Marius Paun | London, UK | Senior dealer | Wednesday, 11th December 2019
There is little doubt that since the Brexit referendum, back in 2016, the fate of pound sterling and UK stocks both have been closely intertwined with the political process, to an extent rarely seen before. As you may know by now, to the surprise of most global observers, the Brexiteers camp won it by 52% versus 48% for the Remainers. However, the delivery process has proved by no means an easy affair. Initially, the UK was due to conclude the withdrawing from Europe on March 29th 2019. But that did not happen. There were a few exit deals negotiated by the UK Government with the EU, which were subsequently declined by the UK Parliament one by one. Instead, the UK government had to go back and ask for an extension and come back with another supposedly better deal.
It must be mentioned the majority of UK members of Parliament were Remainers rather than Brexiteers and that was possibly the main reason the delivery process has failed so far. The GBPUSD followed those failures and slumped from a high of 1.5016 seen in June 2016 to as low as 1.14 on October 2016 when Prime Minister Theresa May gave her infamous bad speech, which was followed by a flash crash during Asian Trading session which saw the pound losing 6% against the dollar. Eventually, May resigned and Boris Johnson took over and surprised the markets when he came back from Europe with a new deal. In reaction, the GBPUSD rallied from a low of 1.21 to around 1.29.
Despite Parliament demanding amendments to the old deal (very few thought it would ever happen) when it came to the vote, they failed, yet again, to ratify it. So, the Brexit deadline was extended yet again and is currently January 31st 2020. Despite the last pushback the 1.29 level held rather well. Feeling the country is stuck in no man’s land and in an attempt to address the lingering uncertainty, Boris Johnson triggered a general election.
There were too many voices asking for a second referendum blaming Government lies during the campaign for the first Brexit vote and/or voters not understanding what they were voting for. In effect, some see elections as a proxy for the second referendum given where main political parties sit. If the Conservatives win, there will be some kind of Brexit. If Labour wins, it seems the UK public will get to vote officially on a second referendum but Labour will be in the remain camp. If the Liberal Democrats win, there will be no Brexit at all.
During the last few weeks, the election polls had a significant impact (mainly positive) on the sterling pound. It recently broke above the psychologically important 1.30 to the US dollar, rallying close to 2%. It was the biggest gain since October on the back of polls continuing to indicate a 10-point lead for Boris Johnson’s Conservatives party over Labour. That is seen favourably by global markets as Tories are considered the most pro-business choice. They are also the most likely to put the Brexit subject to rest, quicker than other parties. Nonetheless, polls can be misleading if recent history is anything to go by. Just think the double surprise of Brexit referendum and US Presidential elections.
If anyone doubted that Thursday’s elections are the main driver for GBPUSD currently, trumping the economic data, look no further than the latest figures. Last week the PMI pointed to contraction in the UK manufacturing, services and construction sectors. On top of that on Tuesday, the monthly GDP came in flat. Yet the GBPUSD stayed close to the recent highs around 1.32 mark.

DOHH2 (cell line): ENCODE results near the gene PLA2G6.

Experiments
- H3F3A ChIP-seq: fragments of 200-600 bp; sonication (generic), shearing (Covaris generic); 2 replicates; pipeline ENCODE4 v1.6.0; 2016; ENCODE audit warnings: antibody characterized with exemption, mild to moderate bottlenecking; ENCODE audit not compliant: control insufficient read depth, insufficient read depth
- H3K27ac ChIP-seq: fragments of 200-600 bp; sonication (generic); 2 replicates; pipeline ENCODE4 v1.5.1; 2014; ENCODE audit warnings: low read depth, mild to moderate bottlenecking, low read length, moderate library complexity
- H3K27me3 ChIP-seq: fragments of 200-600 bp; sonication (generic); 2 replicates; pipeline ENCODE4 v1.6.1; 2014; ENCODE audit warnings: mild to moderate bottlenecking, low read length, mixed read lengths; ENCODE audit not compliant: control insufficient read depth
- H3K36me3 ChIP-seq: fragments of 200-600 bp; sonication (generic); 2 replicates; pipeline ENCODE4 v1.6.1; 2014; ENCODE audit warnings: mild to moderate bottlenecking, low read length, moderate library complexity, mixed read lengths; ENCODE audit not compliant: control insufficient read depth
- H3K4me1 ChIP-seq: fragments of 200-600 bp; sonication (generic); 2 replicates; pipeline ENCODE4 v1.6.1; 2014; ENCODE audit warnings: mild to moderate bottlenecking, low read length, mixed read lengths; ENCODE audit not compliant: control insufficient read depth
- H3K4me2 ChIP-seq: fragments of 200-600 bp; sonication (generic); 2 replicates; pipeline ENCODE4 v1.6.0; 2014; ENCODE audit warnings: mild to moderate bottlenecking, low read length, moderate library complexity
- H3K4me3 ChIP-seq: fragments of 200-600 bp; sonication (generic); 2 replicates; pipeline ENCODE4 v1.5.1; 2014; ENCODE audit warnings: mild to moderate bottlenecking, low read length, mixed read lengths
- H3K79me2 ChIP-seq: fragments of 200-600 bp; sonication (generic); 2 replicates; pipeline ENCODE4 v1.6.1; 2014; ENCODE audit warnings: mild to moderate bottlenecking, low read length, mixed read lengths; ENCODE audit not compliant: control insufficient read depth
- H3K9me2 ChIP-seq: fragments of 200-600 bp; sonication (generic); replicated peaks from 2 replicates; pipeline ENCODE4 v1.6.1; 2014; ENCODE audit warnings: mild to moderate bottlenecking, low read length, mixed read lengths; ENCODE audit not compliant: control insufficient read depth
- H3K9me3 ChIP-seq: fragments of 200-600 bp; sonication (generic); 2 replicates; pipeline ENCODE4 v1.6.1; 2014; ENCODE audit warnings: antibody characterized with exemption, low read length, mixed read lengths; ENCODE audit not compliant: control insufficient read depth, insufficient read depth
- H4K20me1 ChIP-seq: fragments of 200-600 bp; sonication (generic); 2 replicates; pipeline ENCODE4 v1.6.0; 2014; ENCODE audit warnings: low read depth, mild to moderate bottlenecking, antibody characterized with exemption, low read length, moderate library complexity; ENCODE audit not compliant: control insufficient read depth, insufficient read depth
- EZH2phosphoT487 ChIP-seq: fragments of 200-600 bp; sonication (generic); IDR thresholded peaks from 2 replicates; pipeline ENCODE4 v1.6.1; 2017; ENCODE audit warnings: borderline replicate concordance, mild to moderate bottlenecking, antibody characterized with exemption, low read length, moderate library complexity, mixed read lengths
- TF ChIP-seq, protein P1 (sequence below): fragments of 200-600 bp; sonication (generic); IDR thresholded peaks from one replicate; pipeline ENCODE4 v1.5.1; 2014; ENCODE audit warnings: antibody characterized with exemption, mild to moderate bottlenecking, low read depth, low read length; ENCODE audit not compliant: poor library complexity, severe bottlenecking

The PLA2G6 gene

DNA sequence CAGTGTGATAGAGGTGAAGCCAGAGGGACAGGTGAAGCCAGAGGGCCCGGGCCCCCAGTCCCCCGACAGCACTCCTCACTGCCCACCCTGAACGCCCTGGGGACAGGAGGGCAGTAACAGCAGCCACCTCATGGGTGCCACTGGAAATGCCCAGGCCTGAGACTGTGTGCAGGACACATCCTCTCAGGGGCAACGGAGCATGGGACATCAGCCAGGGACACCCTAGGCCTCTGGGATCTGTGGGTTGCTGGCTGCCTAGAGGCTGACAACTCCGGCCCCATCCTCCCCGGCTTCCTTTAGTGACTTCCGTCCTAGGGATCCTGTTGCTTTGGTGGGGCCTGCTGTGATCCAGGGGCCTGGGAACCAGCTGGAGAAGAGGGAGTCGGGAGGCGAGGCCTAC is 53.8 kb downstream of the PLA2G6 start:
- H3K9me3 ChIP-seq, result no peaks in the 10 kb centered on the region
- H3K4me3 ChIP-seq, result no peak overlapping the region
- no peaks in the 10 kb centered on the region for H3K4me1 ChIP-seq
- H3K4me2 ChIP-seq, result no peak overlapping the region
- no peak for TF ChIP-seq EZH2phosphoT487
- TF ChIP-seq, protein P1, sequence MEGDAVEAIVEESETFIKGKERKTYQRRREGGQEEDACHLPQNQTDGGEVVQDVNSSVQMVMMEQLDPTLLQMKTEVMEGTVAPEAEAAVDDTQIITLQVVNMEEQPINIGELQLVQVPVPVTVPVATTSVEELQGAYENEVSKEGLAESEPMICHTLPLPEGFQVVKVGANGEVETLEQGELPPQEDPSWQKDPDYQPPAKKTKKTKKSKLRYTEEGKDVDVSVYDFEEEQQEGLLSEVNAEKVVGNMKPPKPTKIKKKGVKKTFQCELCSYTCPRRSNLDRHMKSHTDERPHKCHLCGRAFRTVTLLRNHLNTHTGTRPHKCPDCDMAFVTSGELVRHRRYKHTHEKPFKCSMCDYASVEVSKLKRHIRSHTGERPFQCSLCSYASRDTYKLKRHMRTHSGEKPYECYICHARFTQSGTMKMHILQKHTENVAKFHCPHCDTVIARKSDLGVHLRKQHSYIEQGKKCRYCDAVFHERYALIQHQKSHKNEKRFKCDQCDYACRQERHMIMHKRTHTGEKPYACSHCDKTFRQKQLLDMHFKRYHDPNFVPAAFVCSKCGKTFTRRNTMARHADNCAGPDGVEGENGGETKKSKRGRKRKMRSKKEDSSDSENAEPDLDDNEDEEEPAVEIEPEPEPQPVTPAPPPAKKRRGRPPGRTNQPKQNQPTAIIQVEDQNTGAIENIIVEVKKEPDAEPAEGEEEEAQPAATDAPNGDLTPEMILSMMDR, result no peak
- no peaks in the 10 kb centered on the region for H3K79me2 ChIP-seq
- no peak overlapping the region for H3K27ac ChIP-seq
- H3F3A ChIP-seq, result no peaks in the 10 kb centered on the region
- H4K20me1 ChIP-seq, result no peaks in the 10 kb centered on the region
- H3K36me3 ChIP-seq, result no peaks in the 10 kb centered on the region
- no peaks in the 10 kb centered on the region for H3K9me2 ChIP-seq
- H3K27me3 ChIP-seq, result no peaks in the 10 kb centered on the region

Let’s look at the chart and discuss possible scenarios:
The most likely outcome is a Conservative majority which will open the doors for Brexit to move into the next phase of negotiating the technical details. At least the uncertainty of whether to come out of Europe or reverse Brexit and staying in is lifted. On that outcome GBPUSD will probably push through resistance at 1.3380 the March 2019 highs quite easily. Above that, the next target will be 1.3470 which matches with the 61.8 Fibonacci retracements. Then 1.3750 comes to attention.
First bearish followed by a possible bullish scenario:
A less likely scenario, but quite possible, is a minority government led by Labour and supported by Scottish National Party and /or Liberal Democrats. Regardless of how that coalition would look like in the end, it will probably lead to a second referendum. The UK and EU will restart negotiations and the leave camp will face even more hurdles to win it again let alone deliver it. The renewed uncertainty will probably trigger a selloff. The support at 1.30 will be the next target followed by 1.2860. However, once a second referendum becomes the only solution, a slight recovery could be on the cards. So, expect a downtrend (hard to tell how steep) first, followed by a possible relief rally.
Really bearish scenario:
A majority Labour government is the least likely but should be considered given the radical manifesto promised by Jeremy Corbyn&Co which some voters might find appealing. Labour targeted the business owners vowing to impose tax hikes, nationalise utilities, transport, post offices and part of the telecom industry. And for every £1 promised by Tories, Labour would spend an eye-watering £28. So we might expect an outlier result, either a shocking turnaround or a spectacular failure. Capital Economics looked at history and said a left-wing victory in France in 1981 led to a 15% fall in French equities. A sharp selloff in GBPUSD would be the most probable outcome. It would not be a surprise to see GBPUSD retesting the lows of 1.1957, touched in September 2019, in rather quick time.